By Brian Reese, Water Quality Standards Analyst
The first harmful algal bloom (HAB) public health advisories of 2016 have been issued in north and southwest Idaho. Advisories are currently in effect for portions of Fernan and Hayden Lakes in northern Idaho and sections of the Snake River near Hells Canyon Dam, Brownlee Reservoir, and Lake Lowell in southern Idaho. HABs typically occur during the summer or early fall, when air and water temperatures are warm and nutrient levels rise. This summer, we have a new tool to help you stay informed about current HABs.
DEQ now has a webpage where you can stay up-to-date with current information about all confirmed HABs with health advisories. The interactive map shows the location of all advisories and information about the bloom, including toxins present, latest observations, and contact information for appropriate DEQ and health district staff. You can visit the page to learn more about the advisories issued last week.
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Blue-green algae are naturally occurring and usually present in a water body, but they typically exist in numbers too small to cause problems. When conditions change favorably for blue-green algae growth, the algae can proliferate and cause a bloom.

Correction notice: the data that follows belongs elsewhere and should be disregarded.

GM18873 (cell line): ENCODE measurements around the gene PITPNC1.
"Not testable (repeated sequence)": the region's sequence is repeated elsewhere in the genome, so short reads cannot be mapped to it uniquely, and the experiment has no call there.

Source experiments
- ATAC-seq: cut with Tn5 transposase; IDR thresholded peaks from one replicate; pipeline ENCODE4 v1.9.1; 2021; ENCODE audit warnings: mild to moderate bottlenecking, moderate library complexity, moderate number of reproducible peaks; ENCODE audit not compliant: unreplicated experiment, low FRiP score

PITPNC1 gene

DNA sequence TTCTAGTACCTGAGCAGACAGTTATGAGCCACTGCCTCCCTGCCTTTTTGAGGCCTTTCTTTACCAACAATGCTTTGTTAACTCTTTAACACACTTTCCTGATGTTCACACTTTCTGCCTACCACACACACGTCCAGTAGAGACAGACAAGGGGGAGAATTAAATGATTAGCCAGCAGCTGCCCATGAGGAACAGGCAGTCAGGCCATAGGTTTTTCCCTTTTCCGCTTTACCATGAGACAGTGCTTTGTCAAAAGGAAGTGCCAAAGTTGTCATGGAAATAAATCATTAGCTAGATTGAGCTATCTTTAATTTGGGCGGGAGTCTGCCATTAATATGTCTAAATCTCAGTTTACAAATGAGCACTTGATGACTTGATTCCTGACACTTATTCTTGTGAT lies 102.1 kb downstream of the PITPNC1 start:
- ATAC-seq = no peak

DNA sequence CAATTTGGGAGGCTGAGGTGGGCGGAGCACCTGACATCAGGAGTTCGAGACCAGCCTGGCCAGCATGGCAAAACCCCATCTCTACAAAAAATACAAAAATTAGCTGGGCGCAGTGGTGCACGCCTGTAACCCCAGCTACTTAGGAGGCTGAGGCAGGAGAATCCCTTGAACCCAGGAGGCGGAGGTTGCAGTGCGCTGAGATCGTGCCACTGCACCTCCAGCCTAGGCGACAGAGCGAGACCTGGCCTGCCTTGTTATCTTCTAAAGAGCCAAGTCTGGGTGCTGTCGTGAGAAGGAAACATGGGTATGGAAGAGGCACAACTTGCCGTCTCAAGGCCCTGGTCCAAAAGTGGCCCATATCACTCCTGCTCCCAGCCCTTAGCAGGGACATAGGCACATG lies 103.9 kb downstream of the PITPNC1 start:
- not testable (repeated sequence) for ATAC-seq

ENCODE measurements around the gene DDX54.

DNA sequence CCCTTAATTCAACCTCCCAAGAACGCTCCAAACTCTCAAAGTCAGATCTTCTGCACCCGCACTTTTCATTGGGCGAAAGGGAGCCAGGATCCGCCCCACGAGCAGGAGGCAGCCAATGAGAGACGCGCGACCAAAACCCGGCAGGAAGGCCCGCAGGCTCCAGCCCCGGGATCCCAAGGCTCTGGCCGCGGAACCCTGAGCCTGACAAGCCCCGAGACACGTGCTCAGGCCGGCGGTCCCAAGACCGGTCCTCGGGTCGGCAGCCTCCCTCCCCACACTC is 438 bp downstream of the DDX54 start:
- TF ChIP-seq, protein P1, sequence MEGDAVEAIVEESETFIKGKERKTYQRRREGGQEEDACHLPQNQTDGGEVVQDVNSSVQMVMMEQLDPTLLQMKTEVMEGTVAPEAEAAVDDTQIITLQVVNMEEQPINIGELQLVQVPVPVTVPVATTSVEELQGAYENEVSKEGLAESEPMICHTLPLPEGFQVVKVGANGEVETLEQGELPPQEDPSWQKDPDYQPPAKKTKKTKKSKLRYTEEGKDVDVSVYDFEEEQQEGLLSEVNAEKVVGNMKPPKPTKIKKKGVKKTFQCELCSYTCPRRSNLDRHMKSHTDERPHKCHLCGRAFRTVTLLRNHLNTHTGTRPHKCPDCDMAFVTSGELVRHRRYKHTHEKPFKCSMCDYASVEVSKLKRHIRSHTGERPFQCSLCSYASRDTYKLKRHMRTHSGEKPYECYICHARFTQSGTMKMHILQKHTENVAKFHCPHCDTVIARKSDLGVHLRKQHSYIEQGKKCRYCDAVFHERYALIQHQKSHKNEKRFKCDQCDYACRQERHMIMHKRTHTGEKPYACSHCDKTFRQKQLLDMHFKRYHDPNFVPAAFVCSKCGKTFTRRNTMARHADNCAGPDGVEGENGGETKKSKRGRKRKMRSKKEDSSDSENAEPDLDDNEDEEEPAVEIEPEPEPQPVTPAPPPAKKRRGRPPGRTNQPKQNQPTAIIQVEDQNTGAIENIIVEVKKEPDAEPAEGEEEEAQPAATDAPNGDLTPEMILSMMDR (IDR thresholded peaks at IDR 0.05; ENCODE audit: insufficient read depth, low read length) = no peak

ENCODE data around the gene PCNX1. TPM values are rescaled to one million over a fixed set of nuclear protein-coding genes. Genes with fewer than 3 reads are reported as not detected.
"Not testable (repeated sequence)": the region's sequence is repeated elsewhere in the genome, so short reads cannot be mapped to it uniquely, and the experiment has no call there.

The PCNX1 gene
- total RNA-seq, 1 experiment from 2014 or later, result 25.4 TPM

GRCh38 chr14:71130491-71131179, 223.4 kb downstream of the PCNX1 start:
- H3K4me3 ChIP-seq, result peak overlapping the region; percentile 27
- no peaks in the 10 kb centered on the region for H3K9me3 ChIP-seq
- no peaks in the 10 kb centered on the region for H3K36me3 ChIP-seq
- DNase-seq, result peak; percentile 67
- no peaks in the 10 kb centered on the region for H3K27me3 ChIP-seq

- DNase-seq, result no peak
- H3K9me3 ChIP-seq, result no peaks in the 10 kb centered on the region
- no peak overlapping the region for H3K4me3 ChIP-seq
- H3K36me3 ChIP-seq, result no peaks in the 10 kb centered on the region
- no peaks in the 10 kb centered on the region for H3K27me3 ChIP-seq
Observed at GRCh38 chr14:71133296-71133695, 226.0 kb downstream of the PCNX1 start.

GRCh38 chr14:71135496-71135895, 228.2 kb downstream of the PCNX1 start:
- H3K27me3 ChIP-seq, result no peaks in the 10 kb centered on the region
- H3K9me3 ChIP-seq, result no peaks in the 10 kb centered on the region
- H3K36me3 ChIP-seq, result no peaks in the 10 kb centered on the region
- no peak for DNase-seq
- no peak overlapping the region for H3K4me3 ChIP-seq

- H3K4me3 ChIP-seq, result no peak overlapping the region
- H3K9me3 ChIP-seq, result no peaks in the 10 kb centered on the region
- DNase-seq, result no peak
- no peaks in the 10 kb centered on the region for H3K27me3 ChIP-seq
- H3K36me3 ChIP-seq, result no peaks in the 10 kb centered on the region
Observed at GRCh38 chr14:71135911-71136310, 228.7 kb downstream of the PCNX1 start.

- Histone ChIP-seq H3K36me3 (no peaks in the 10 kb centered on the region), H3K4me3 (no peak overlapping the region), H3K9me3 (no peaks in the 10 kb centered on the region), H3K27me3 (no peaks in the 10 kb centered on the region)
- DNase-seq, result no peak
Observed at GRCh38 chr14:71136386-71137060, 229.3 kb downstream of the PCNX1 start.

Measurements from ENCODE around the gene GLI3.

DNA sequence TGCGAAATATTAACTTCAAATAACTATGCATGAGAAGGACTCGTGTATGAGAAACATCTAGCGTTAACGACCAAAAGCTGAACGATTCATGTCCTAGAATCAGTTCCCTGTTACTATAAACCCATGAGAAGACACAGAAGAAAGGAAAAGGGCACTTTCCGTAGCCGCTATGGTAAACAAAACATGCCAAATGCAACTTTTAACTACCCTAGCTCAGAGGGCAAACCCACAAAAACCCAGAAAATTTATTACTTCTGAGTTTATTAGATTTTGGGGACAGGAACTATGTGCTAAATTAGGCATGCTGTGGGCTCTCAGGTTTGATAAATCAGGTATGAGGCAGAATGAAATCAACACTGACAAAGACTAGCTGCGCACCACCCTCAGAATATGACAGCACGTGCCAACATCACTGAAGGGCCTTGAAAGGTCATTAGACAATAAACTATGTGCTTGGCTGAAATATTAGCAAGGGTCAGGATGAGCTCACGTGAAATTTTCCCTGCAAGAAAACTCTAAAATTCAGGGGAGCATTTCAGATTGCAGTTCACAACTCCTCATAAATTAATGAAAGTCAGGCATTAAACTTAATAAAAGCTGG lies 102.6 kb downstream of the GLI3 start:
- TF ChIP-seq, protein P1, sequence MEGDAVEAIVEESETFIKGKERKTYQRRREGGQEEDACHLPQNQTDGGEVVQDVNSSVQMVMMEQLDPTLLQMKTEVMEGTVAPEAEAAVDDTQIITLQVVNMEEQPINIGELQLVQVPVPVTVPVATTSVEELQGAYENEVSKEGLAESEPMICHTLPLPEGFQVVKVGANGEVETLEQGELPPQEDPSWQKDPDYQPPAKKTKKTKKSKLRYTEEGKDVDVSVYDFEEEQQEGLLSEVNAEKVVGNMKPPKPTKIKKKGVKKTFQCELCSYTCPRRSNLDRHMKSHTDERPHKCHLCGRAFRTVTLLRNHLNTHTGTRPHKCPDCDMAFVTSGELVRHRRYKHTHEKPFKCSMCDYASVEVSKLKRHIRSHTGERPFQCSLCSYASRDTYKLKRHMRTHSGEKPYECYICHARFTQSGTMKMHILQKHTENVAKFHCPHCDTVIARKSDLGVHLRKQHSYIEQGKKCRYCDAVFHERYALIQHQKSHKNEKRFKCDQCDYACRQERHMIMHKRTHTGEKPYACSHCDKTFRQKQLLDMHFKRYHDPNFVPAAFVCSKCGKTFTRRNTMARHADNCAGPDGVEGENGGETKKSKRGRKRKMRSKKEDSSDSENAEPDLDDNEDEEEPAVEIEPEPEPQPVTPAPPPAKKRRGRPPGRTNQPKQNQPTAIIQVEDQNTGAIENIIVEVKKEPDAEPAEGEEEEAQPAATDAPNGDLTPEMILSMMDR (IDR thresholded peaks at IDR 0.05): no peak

Not all blooms are toxic, but when toxic harmful algal blooms do occur they present a health risk to humans, pets, and livestock. Exposure may occur from ingestion, skin contact, or inhalation. Be extra vigilant with small children and pets who may be tempted to immediately run down to the water to wade or drink. Dogs may find piles of washed up blue-green algae and eat them, which can result in a significant illness, organ damage, or worse. Boaters should be aware of breathing water vapor from boat spray. HAB exposure can result in a range of health effects from skin irritation and stomach upset to neurotoxic effects and at very high levels, death. Symptoms in humans are rare; anyone with symptoms should seek medical attention.
Visit our Blue-Green Algae and Harmful Algal Blooms webpage to learn more, and please report any suspected bloom to your DEQ regional office.
The Surface Water Program is responsible for ensuring Idaho's streams, rivers, lakes, reservoirs, and wetlands meet their beneficial uses and Idaho water quality standards.